On Thursday May 14th, The Alzheimer Society of Toronto held their 10th Annual PSW Forum. It was a full day of wonderful learning opportunities & a chance to bond with fellow PSWs.
I loved it.
The forum was sponsored by Trish & Dan Andreae whose parents suffered from dementia. Their kind words meant a lot to all 200 PSWS in the room, and they really hit home when Dan said “PSWs are the backbone of the healthcare system”, something I’ve been saying for quite a while now. It’s nice to hear it from other’s, especially those who don’t work in the field. It’s nice to feel appreciated. Cathy Barrick, The Alzheimer’s Society CEO also nailed it when she said that “PSWS have the hardest job EVER”. Yeah, I’m beginning to think we do.
There were several very good presentations, but there were a few that stuck out to me that I found to be most exceptional & an invaluable learning experience.
I sat in on a mini-seminar entitled Introduction to Palliative Care presented by Dianna Drascic, MScN, ACNP. “With over 25 years of experience as a palliative care clinician, educator & researcher Dianna has worked in almost all venues of palliative healthcare delivery, from the street to the ICU”.
Her approach and direction with this topic was very useful. Instead of focusing on actually taking care of a palliative care client – which of course can be a course all in itself – Dianna focused on the caregiver, and what palliative care and dying means to us. Is there a right time to talk about dying? How are we going to die? Where are we going to die? The benefits of talking about dying:
This was just the beginning & suffice to say a lot of us were extremely uncomfortable. I loved how she focused on the normalcy of being uncomfortable. Of the inevitable fact that at some point or another we’re all going to die. I’m not the only one who imagines the ideal death: asleep in a warm bed. The reality is that a good portion of us won’t experience this, but instead will suffer illness which is WHY talking about death & the very real probability of undergoing palliative care is essential. I fully intend to look into more seminars regarding palliative care & I encourage to you to do the same. Knowledge is power, even when unpleasant.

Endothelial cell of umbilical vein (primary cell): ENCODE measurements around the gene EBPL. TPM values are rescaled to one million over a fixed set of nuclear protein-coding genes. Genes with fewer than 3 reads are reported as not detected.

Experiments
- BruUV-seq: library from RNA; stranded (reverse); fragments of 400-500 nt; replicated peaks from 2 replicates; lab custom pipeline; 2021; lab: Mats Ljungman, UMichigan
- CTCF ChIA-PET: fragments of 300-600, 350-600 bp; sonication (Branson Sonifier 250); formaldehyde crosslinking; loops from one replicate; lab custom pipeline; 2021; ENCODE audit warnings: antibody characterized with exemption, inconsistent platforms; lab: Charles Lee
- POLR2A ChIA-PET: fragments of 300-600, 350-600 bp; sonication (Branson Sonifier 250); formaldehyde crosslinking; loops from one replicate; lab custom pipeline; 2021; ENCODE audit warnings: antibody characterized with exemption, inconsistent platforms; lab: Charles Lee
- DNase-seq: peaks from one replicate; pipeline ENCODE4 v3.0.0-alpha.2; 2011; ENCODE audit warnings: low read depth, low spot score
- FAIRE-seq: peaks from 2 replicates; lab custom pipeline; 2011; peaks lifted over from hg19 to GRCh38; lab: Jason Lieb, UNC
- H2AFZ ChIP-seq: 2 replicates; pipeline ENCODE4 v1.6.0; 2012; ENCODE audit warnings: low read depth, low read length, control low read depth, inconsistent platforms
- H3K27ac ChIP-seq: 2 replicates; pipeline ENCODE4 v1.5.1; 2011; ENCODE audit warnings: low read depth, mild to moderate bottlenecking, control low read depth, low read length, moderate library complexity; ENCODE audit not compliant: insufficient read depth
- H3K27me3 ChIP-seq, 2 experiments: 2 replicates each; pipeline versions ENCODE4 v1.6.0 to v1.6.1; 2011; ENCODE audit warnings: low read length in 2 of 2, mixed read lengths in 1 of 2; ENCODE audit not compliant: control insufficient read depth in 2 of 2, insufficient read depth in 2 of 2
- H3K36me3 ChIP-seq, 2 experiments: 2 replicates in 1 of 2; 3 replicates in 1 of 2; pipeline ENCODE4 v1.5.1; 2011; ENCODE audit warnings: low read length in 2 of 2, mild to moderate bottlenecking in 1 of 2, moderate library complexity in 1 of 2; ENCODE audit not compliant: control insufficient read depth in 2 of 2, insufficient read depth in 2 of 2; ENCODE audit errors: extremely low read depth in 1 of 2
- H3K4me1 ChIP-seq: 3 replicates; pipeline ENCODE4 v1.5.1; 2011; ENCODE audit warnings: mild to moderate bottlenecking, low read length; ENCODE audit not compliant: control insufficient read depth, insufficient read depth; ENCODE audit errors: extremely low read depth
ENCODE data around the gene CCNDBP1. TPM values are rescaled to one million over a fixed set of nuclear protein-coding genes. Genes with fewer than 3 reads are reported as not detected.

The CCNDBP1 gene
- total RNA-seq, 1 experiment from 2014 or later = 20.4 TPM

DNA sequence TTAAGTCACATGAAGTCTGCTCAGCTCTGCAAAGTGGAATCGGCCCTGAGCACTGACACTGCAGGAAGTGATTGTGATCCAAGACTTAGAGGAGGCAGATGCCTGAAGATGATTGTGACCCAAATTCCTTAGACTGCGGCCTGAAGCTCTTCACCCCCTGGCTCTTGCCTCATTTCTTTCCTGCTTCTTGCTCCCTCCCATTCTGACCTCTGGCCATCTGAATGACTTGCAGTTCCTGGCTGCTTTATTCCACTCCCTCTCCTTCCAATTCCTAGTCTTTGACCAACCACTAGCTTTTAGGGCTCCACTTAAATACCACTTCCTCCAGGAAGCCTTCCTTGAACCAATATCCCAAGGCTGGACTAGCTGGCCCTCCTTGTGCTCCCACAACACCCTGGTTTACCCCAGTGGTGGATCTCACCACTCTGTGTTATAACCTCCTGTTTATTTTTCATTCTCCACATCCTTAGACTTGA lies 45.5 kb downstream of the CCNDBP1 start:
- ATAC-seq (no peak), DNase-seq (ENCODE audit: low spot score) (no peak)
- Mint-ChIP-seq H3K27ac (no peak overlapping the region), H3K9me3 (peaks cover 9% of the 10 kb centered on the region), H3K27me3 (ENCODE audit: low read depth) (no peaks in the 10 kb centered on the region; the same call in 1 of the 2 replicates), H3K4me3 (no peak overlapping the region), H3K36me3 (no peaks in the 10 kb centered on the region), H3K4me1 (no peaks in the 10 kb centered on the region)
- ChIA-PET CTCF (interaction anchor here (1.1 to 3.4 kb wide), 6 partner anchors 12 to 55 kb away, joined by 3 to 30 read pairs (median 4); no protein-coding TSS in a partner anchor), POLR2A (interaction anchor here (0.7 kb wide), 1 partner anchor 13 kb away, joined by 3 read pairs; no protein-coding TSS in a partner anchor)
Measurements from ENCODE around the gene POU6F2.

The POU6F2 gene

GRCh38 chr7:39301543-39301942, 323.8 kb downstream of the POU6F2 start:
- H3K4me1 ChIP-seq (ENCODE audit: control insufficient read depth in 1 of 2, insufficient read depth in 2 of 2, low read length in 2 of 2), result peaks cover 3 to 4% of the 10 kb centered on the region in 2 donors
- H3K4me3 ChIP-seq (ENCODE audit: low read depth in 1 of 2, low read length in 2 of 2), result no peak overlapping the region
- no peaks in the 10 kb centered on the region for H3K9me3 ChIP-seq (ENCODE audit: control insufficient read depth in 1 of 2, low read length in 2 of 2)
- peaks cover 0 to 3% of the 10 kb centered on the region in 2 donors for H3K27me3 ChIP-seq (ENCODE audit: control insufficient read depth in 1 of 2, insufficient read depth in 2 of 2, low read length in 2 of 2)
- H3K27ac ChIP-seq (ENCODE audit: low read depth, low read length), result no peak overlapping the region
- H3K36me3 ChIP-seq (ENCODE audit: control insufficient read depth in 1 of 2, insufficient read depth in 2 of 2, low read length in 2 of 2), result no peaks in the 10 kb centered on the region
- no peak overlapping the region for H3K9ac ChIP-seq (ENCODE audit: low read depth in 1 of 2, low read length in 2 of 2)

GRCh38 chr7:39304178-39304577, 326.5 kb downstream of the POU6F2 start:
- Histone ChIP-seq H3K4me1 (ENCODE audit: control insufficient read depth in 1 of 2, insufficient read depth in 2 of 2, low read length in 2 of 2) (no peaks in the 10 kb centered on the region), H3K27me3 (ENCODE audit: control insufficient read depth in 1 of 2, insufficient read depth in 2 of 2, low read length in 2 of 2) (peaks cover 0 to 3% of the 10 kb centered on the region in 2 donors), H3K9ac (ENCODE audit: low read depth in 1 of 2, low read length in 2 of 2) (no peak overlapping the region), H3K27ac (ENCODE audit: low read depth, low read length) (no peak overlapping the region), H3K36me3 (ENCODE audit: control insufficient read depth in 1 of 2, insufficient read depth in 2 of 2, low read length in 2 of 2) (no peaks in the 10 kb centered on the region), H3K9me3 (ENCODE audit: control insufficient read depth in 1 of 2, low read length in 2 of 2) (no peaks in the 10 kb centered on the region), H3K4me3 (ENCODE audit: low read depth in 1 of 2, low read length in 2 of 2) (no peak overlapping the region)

Bethany Kopel is a Coordinator for the Centre for Behaviour Health Sciences (CBHS) & is a board certified behaviour analyst (BCBA). Her presentation on challenging behaviour & ways to deal with it was fabulous. With enthusiasm she engaged the audience when explaining how we the PSW can affect positive behaviour change every day with our clients as well as how to observe and properly track responsive behaviours in an objective way by utilizing the proper skills and strategies. I’m hoping she’ll be interested in speaking at OPSWA’s 3rd Annual Conference next year (note to self – get in contact with Bethany!)
It was a long day. An exhausting day. But well worth it.
The Alzheimer Society of Toronto offers seminars both online and in person through out the year on several courses relating to dementia and the PSW. I intend to update my Education page with links to the types of programs they offer. Keep an eye out for amazing opportunities!